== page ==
Haughey single-handedly forged Norbrook into business empire
He once said he had begun with ‘a briefcase and price list’
Edward Haughey, also known as Lord Ballyedmond, who died on Thursday night in a helicopter crash close to his estate in England. Photograph: Pacemaker.
The giant chimney that towers high above Norbrook Laboratories’ head office in Newry is more than just a well-known local landmark.
Emblazened with the company’s logo, it is also something of a statement about the reach of a man who single-handedly grew a business empire from a gut feeling about veterinary pharmaceuticals more than 46 years ago.
Edward Haughey, as he was then before he became a life peer and adopted the title of Baron Ballyedmond of Mourne in Co Down, had come back to Northern Ireland in the late 1960s from the United States where he had spent four years working in pharmaceutical sales.
His early sales career shaped his outlook and persuaded him that big changes lay ahead, particularly when it came to drug licensing, for the pharmaceutical markets in Europe.
Mr Haughey, who founded his own business in 1968, once said he began with simply “a briefcase and a price list”.
Today the company he founded, Norbrook, claims to be the “only homegrown British pharmaceutical company” that specialises in the development, licensing, manufacturing and marketing of veterinary and human pharmaceuticals.
But in 1968 when Mr Haughey was starting out he began by importing products, labelling them and selling them on.
He then decided to “graduate”, as he termed it, into manufacturing and got together with a handful of manufacturers to start producing a range of products. What made Mr Haughey’s enterprise different from others at the time was that these products were manufactured to strict specifications.
This is exactly what put him ahead of his competitors – when new legislation governing veterinary pharmaceuticals was eventually introduced by the then European Common Market, Mr Haughey was doing what few others were at the time – already complying with the legislation. It gave him a major advantage.
He then started going head to head against major players in the industry such as Glaxo Welcome and ICI – undeterred by the fact that his was a small Northern Ireland company with no track record.
He won sales and began to build relationships with major multinationals. Before long he had his own manufacturing operation and began contract manufacturing for pharmaceutical organisations that had been his main competitors.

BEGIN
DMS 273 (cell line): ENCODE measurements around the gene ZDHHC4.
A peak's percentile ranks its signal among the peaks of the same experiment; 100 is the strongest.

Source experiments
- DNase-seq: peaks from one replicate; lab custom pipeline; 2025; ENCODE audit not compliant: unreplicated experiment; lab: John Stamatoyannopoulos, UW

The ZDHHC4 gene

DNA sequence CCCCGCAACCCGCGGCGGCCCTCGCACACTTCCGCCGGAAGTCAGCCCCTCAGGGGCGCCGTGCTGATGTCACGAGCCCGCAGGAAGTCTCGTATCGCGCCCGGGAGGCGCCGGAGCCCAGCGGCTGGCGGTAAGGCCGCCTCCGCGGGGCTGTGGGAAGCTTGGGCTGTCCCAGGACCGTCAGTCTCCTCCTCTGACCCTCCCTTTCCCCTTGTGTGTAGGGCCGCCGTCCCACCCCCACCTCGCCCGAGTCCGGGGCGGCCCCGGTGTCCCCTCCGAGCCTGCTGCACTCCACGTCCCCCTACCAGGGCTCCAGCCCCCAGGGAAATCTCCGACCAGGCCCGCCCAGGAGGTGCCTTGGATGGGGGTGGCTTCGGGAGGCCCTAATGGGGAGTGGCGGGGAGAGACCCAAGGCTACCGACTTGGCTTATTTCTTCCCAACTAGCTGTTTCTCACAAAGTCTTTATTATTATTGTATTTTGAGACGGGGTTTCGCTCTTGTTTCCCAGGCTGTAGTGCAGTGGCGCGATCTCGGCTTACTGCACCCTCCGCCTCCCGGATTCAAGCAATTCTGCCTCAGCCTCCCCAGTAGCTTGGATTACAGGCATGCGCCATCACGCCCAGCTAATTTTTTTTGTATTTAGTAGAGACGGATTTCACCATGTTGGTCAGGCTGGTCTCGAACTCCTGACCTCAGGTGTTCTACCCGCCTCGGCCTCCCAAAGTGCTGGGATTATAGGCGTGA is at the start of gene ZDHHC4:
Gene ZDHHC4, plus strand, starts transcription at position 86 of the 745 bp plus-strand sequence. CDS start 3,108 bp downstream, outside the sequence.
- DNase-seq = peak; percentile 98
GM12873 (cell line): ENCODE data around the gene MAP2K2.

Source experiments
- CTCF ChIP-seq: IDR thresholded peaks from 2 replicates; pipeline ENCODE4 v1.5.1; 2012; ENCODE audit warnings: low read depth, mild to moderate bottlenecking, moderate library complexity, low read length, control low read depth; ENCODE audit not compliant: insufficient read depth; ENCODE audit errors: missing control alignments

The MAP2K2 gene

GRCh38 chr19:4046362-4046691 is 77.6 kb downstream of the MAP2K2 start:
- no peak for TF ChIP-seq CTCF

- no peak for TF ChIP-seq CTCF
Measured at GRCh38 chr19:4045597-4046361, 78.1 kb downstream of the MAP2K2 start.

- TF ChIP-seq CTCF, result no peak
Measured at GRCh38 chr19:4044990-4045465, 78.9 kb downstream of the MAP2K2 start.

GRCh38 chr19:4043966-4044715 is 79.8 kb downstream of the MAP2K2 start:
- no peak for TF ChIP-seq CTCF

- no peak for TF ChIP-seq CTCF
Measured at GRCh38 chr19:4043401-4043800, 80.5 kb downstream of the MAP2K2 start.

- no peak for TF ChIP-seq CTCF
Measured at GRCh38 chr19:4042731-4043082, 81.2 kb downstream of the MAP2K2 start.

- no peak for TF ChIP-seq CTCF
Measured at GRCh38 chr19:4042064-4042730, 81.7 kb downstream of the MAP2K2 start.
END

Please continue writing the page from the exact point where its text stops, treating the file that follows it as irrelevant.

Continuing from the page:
In 1974 Norbrook applied for its first patent which proved to be a game-changer for both Mr Haughey and the company.
Norbrook began to build a reputation, particularly in the large animal market.
More patents followed and Norbrook expanded both its production facilities and its sales teams across the globe during the 1970s on the strength of its successful product range which was initially chiefly focused on cattle.
Mr Haughey believed that research and development was the key to any company’s success.
He invested heavily in R&D, and the result was a chain of new and pioneering veterinary pharmaceutical products that established Norbrook as a global player.
It expanded its manufacturing operations to four continents, with sales and marketing offices in 30 countries, and now has customers in 120 countries.
In 1987 it won its first Queen’s Award for Export, one of the most highly sought-after business accolades in the UK.
It has received five Queen’s Awards. Including its three key manufacturing facilities in Newry, it has manufacturing and other operations in the Republic, the US, Australia, New Zealand, the Czech Republic, Kenya and Brazil.
It is especially proud of the fact that it is the only company in the world licensed by the United States Food & Drugs Administration to manufacture sterile injections outside the US for veterinary use and import them for sale in US territory.
Norbrook Holdings, the overall parent group of Norbrook Laboratories and 20 other subsidiaries, reported a turnover in the 12 months to August 2012 of £191,706,584.